Nigeria: Fintech And AI: A Disruptive Union

Last Updated: 12 February 2019
Article by Ademola Adeyoju

What Does "FinTech" Really Mean?

FinTech is a portmanteau developed from the words "financial" and "technology". It is used to describe technologically enabled innovations that are rewriting the rules of financial transactions. It is also used to describe companies or businesses investing in or developing innovative technological solutions to provide financial services, alongside or in competition with established institutions.

So when you ponder on what qualifies as FinTech, think of payment, clearing, and settlement services such as mobile and web-based payment applications, deposit, lending, and capital raising services such as crowdfunding and peer-to-peer lending, and investment management services such as robo-advice and e-trading.

Riding on the back of incredible advances in technological and digital innovation, increased consumers' expectations and the global desire for financial inclusion, FinTech is rewriting the scope and roles of traditional methods and institutions, and it is — owing to the penetration of the internet and smartphones — fast becoming a way of life for the banked and the un(der)banked.

'FinTech' has become a buzzword: but while the term is new, financial technology is not. Billions of people across the world now trade and make payments online, raise funds and transfer their money digitally, and enjoy other financial conveniences, but most are unaware of the origin of the innovation that is changing the way we live and bank.

History of FinTech

The idea behind as FinTech has evolved over time and developed from such technologies as Giovanni Caselli's pantelegraph (invented in the 1860s and used to verify signatures in banking transactions) to the invention of charge plates and charge coins in the 1800s1. Down the line, in 1918, the US Federal Reserve invented the Federal Reserve Wire Network (now Fedwire), a dedicated fund transfer platform featuring a Morse Code system that connected the 12 Reserve Banks, the Treasury Department, and the Board2. Then in 1950, the first general-purpose credit card was issued by the Diners Club, allowing such 'luxury' as the opportunity to trade on one's credit at different establishments3.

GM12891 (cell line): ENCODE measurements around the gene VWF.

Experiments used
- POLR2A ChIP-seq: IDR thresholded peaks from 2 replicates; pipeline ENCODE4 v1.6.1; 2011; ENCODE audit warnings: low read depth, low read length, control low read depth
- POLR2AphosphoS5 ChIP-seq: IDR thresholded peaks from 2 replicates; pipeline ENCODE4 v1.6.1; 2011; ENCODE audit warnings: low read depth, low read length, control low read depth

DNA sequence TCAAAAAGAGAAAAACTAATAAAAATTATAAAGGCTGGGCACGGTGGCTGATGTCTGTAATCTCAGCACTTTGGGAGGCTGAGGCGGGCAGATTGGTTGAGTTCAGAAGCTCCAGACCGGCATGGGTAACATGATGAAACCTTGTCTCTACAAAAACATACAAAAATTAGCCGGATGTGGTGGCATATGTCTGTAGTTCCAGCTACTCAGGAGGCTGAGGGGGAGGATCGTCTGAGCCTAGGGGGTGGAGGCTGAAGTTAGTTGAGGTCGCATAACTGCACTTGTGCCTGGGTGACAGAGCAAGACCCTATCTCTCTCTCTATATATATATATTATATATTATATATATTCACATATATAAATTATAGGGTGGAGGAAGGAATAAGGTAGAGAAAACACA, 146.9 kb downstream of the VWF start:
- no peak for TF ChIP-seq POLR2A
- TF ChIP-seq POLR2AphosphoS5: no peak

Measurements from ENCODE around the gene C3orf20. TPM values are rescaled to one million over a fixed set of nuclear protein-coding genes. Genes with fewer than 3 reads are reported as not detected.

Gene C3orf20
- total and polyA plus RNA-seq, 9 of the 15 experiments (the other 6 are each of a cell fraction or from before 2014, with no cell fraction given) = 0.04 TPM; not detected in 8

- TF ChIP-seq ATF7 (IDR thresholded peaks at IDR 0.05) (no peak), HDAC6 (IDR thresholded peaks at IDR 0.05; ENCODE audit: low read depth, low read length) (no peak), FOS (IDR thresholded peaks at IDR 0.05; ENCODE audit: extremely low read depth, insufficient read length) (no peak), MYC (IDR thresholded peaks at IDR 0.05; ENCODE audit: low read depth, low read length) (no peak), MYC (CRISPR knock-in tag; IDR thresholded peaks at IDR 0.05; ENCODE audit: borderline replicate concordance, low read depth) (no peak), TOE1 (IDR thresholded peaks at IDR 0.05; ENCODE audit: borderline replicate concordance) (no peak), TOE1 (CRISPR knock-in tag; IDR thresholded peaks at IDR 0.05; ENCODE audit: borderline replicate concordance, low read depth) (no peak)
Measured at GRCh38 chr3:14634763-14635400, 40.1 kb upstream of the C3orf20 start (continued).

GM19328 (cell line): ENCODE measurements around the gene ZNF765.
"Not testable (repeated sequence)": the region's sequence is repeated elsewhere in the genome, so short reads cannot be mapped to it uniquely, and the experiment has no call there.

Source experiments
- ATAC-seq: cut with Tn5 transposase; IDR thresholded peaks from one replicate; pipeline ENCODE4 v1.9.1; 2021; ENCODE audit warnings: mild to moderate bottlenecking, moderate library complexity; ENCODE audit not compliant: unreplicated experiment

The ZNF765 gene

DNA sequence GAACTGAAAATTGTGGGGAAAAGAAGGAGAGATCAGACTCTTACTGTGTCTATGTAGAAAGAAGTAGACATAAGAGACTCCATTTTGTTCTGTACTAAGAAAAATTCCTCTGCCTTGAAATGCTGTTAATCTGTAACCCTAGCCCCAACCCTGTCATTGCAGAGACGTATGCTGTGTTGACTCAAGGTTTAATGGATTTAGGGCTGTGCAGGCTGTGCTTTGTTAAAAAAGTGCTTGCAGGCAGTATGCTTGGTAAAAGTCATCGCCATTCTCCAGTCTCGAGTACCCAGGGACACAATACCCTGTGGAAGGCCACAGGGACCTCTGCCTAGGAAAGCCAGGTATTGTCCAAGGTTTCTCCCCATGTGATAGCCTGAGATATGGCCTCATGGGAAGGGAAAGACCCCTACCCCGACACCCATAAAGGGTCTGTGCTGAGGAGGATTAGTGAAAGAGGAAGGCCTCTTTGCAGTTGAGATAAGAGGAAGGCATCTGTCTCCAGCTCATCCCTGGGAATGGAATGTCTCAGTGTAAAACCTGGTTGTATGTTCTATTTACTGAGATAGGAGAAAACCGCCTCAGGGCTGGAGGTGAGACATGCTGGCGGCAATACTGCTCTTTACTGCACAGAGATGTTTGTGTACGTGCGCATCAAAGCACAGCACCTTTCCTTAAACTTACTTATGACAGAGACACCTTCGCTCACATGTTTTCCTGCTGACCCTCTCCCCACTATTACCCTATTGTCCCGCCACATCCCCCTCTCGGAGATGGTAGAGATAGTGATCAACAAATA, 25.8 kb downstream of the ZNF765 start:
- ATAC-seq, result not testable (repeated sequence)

A decade later, the first electronic system, which provided up-to-date information share prices and quotations on an electronic screen, was invented4. In 1966, the global telex network was put in place, allowing long-distance, near-instantaneous communication of information and financial transactions; and a year later, Barclays Bank installed the first automated teller machine (ATM), allowing users to withdraw their money at any time and setting the trend for the future.

Within the next four decades, lots of advancements were made, but it was the financial crisis of 2008 — which, retrospectively speaking, was a perfect storm for FinTech - and the near-collapse of the financial system that marked the turning point for FinTech. Massive job losses in the financial sector, global distrust in established banking institutions, new financial rules and regulations, millennials' tendency to deal more comfortably with companies offering financial solutions like Google and Alibaba, and the launch of smartphones significantly impacted the development and caused a paradigm shift of the FinTech industry.

The Role of Artificial Intelligence

Speaking of technology, artificial intelligence — generally described as intelligence displayed by machines, as against humans — is perhaps the most pervasive and disruptive influence right now. It stands in a league of its own. Every minute of every day, over 2.5 quintillion bytes of data, enough to fill 10 million Blu-Ray discs, a stack measuring four times the height of the Eiffel Tower, is created.5 And as has been pointed out by Richard Kemp, relative to a global population of 7.4 billion, there are about 6.4bn sensors connected to the internet; and there are about 4.6bn mobile users, 3.4bn internet users, and 2.3bn social medial users.6 It is this exploding volume of data and the ability to harness them that is primarily driving artificial intelligence (AI) research and development.